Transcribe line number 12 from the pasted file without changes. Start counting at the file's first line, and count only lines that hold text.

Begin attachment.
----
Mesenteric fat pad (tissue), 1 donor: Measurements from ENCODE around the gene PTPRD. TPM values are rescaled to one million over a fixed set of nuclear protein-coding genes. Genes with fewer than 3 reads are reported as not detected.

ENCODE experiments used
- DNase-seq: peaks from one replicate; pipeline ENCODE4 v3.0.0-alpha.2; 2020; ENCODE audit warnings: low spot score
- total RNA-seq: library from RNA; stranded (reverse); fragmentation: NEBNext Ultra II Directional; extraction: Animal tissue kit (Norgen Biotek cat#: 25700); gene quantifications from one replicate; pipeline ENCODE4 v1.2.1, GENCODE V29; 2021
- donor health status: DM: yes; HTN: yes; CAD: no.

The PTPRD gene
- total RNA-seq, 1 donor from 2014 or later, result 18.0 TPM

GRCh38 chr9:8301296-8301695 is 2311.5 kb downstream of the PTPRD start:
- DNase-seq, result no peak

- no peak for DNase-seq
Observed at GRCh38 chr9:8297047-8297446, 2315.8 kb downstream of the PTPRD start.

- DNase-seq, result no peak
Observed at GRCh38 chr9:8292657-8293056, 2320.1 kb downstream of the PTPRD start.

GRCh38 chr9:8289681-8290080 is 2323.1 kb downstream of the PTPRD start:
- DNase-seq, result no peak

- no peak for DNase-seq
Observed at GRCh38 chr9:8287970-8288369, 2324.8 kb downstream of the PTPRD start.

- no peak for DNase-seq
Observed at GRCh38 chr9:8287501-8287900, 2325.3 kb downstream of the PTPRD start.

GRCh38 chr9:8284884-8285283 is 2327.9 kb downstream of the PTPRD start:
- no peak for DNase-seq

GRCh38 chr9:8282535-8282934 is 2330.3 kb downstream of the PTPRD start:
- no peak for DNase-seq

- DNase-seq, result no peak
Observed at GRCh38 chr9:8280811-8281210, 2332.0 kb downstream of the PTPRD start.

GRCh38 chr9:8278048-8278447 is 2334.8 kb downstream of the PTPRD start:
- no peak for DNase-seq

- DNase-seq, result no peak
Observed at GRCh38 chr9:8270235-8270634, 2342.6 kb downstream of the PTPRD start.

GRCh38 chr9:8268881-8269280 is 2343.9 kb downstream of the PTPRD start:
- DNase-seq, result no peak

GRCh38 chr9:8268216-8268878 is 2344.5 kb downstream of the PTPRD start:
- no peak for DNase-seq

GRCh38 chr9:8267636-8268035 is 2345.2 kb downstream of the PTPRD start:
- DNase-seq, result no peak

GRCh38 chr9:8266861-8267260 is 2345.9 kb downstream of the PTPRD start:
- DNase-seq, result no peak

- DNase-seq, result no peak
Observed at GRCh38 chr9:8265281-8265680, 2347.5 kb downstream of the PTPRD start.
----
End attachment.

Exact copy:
- DNase-seq, result no peak